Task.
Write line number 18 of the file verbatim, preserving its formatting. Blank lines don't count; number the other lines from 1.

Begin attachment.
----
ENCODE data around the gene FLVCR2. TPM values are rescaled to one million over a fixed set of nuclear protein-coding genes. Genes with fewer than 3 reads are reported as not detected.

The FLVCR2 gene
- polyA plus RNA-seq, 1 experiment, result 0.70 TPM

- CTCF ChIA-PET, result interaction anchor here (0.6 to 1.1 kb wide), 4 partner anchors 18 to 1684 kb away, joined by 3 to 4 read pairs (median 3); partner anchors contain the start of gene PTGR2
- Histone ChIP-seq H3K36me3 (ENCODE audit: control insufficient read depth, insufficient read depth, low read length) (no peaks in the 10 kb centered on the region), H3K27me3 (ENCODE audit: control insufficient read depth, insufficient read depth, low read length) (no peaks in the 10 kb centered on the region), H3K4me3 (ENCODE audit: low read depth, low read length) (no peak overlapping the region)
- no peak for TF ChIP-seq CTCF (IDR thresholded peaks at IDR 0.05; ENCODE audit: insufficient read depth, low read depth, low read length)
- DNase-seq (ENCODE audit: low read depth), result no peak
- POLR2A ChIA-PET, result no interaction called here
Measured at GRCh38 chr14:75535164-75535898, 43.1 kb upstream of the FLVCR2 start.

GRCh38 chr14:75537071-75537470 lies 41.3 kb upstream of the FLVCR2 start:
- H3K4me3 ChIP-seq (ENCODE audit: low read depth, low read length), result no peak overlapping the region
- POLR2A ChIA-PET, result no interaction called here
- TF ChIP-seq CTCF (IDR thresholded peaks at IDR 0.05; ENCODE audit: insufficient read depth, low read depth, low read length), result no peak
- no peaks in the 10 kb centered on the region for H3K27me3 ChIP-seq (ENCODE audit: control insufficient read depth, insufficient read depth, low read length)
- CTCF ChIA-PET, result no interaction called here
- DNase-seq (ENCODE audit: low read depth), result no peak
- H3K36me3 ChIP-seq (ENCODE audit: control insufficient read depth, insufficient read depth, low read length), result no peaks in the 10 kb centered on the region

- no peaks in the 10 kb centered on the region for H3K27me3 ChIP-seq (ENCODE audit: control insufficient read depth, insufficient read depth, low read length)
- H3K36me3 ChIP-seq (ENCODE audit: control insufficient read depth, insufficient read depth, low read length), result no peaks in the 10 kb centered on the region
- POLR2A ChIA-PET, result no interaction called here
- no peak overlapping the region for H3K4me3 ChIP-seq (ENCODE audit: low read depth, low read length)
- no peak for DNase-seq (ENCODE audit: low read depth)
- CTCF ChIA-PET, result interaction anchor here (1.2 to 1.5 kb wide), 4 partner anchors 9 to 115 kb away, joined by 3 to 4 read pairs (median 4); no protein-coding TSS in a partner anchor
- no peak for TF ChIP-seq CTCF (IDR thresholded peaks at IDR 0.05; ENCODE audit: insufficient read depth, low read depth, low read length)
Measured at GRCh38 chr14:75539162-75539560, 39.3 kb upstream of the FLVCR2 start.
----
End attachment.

- no peaks in the 10 kb centered on the region for H3K27me3 ChIP-seq (ENCODE audit: control insufficient read depth, insufficient read depth, low read length)